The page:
true identity was discovered, the governor was furious. He then
declared himself to be a Christian, whereupon the governor angrily
ordered him to be taken before the altar. He was threatened with
all the tortures that had been prepared for the priest if he did
not recant.

Alban faced his anger calmly and, ignoring his threats, declared
that he could not sacrifice to the gods. Upon Alban's refusal to
deny his faith, the governor enquired of what family and race he
was. "How can it concern you to know of what stock I am?" answered
Alban. "If you want to know my religion, I will tell you--I am a
Christian, and am bound by Christian obligations." When asked his
name, he replied: "I am called Alban by my parents, and I worship
and adore the true and living God, who created all things." He was
then commanded to sacrifice to the Roman gods, but he refused and
was cruelly scourged. Alban bore the punishment with resignation,
even joy. When it was seen that he could not be prevailed upon to
retract, he was sentenced to decapitation.

On the way to his execution on Holmhurst Hill, the crowds that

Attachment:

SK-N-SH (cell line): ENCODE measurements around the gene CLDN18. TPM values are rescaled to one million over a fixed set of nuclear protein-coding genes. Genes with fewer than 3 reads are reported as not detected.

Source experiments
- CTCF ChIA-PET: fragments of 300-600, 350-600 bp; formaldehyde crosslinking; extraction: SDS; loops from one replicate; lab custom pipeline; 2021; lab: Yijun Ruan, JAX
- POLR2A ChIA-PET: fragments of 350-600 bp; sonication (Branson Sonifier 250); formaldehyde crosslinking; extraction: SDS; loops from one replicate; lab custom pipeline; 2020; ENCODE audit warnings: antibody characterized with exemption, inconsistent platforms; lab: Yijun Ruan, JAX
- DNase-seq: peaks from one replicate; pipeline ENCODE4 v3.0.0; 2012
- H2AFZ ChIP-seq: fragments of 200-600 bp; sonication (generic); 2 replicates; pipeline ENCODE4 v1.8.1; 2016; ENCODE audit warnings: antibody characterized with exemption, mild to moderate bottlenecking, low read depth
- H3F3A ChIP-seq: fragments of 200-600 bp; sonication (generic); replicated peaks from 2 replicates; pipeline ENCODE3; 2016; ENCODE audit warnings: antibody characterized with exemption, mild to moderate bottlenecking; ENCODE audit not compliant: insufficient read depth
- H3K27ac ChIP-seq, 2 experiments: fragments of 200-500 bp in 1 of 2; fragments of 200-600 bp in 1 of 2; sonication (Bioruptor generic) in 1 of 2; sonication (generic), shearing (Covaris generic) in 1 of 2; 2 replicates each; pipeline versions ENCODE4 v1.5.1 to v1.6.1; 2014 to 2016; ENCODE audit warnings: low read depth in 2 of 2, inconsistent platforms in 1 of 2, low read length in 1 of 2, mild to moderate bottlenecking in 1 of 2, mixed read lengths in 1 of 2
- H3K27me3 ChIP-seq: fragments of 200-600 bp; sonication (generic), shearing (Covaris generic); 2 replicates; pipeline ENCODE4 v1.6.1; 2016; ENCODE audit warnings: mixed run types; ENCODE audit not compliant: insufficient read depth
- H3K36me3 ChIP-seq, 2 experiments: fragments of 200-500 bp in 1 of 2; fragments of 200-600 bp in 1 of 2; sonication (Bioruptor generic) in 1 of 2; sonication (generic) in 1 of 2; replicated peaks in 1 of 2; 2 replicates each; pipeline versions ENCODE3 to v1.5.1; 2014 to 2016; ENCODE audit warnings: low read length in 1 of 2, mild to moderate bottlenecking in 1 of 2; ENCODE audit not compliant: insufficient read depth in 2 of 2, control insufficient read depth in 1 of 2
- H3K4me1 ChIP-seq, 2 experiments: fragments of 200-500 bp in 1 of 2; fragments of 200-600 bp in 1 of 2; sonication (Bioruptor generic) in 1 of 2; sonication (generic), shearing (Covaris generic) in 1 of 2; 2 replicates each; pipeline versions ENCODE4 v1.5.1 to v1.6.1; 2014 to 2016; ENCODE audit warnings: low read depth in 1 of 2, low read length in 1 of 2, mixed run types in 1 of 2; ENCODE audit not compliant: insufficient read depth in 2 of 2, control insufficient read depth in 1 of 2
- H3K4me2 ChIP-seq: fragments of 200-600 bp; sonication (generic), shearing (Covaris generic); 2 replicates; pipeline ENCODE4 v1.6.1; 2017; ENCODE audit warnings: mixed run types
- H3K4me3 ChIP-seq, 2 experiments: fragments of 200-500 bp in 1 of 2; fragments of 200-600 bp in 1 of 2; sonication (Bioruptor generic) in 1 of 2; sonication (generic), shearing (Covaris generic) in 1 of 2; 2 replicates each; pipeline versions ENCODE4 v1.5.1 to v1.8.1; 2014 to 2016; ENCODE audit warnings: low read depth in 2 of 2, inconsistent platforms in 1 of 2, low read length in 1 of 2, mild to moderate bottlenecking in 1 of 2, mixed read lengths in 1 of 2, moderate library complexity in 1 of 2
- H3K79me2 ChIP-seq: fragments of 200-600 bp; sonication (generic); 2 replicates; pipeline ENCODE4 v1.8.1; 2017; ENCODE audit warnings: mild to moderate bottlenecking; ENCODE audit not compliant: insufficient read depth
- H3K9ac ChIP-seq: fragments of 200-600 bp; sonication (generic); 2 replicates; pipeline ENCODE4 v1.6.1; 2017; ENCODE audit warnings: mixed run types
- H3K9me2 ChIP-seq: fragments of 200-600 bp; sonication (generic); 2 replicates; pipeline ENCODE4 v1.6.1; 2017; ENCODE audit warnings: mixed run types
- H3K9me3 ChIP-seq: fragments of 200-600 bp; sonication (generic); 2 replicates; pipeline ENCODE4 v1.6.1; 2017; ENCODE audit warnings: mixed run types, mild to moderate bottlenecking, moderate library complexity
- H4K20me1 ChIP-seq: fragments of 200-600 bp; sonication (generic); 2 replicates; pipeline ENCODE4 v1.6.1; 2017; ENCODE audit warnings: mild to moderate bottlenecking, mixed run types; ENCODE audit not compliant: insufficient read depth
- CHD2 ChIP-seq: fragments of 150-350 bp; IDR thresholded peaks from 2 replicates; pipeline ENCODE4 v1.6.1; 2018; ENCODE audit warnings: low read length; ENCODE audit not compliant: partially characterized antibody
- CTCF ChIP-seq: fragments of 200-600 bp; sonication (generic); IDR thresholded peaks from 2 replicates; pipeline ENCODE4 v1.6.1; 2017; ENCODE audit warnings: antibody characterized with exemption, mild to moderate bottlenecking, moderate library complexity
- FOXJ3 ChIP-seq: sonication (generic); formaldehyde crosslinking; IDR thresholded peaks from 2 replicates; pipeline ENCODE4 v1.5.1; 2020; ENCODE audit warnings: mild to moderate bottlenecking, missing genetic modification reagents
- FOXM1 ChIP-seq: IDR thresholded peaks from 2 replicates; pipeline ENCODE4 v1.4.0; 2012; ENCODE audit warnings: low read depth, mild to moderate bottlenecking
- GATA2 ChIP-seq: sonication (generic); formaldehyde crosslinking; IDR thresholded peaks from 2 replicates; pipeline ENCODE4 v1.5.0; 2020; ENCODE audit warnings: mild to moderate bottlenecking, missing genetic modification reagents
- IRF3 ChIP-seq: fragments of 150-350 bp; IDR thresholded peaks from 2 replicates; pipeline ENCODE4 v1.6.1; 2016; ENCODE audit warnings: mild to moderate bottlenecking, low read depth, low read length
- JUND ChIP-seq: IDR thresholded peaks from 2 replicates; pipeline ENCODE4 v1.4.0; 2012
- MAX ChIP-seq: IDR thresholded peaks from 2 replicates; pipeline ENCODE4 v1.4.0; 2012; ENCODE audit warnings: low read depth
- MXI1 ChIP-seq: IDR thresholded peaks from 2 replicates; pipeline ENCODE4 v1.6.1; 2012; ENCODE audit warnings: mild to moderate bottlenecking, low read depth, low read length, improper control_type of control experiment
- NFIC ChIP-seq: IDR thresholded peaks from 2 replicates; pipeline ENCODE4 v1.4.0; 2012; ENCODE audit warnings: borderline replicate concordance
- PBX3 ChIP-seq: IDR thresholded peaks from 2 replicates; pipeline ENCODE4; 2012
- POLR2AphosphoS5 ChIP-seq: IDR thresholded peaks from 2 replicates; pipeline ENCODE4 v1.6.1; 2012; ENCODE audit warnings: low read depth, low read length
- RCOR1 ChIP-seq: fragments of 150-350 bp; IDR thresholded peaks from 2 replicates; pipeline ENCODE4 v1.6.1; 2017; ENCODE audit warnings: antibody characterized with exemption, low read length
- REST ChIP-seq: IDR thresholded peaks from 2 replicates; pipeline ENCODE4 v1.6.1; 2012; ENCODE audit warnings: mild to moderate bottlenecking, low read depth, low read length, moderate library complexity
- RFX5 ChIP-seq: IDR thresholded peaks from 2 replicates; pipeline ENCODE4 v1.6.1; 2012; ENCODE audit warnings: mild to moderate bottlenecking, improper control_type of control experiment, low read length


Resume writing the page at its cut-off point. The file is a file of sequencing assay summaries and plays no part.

gathered to honor his heroism were so great that his passage was
delayed because they could not reach the bridge over the river.
Alban, who seemed to fear that any delay might deprive him of the
martyr's crown, decided to cross at another point, and going down
to the water's edge he prayed to God and stepped into the river
which he then forded without difficulty. Both Gildas and Bede have
accepted the tradition that this was a miracle and that the waters
dried up completely in answer to the saint's prayer.

They add that a thousand other people crossed over with him, while
the waters piled up on either side, and that this miracle converted
the appointed executioner. Still accompanied by a huge throng of
people, Alban climbed the hill to the place of execution. But, on
his arrival there, the executioner threw down his sword and refused
to perform his office. He said that if he were not allowed to take
Alban's place then he would share his martyrdom. Confessing
himself to be a Christian, the soldier was replaced by another.
Then he took his stand beside Alban, and they faced death together.
Alban was beheaded first, then the soldier was baptized in his own
blood to share the glory of martyrdom. The third martyr was the
priest, who when he learned that Alban had been arrested in his
place, hurried to the court in the hope of saving Alban by turning
himself in.

According to Bede, the governor was so impressed by the miracles